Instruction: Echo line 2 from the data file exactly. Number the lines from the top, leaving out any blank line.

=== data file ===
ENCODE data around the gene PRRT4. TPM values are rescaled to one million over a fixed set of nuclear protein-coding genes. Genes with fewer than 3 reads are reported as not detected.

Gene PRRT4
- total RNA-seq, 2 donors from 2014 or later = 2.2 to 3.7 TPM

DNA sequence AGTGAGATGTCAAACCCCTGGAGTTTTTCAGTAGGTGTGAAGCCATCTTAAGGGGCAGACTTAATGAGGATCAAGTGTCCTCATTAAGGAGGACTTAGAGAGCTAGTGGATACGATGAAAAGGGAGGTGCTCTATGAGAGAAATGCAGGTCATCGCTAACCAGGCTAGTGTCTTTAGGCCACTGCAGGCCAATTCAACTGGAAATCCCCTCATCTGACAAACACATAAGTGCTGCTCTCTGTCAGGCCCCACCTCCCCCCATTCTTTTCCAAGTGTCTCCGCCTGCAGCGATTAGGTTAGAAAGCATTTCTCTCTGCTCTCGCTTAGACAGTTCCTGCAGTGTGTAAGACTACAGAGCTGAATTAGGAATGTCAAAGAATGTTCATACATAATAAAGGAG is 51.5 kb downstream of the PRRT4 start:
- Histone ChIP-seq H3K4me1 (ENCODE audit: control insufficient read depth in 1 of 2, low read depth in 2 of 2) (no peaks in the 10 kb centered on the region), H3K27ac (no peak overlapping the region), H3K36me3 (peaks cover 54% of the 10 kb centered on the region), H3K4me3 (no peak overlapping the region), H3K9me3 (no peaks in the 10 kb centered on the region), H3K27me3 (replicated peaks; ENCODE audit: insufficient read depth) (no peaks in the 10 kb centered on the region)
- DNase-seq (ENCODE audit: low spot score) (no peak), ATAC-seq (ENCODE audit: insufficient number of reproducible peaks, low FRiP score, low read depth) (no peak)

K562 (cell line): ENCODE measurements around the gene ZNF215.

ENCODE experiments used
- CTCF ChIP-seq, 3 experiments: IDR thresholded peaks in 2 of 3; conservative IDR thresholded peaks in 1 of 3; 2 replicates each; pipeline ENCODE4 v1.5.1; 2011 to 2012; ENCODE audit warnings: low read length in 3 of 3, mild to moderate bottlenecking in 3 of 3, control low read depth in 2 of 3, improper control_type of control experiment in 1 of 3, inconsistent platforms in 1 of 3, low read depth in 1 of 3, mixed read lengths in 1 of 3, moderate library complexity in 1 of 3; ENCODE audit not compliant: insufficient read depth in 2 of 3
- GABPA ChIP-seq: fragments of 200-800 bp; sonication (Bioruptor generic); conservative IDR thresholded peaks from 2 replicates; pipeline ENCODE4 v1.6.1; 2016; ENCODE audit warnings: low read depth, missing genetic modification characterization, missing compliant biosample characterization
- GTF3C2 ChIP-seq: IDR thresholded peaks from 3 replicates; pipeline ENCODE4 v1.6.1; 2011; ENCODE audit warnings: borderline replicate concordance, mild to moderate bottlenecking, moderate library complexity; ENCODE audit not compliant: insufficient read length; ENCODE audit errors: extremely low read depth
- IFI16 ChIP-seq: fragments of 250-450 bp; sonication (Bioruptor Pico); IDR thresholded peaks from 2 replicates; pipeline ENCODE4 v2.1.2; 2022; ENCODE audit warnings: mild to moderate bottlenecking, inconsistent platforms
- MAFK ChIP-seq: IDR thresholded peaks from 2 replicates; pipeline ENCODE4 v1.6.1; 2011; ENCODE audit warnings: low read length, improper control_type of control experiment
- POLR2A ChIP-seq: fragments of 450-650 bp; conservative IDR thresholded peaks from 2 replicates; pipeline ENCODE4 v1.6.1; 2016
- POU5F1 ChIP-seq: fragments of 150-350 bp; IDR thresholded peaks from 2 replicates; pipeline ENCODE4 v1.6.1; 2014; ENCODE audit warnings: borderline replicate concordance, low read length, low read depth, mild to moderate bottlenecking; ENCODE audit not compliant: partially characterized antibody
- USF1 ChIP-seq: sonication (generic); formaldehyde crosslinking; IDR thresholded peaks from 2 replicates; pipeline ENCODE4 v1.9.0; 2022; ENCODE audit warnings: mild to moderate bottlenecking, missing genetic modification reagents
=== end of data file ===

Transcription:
Gene PRRT4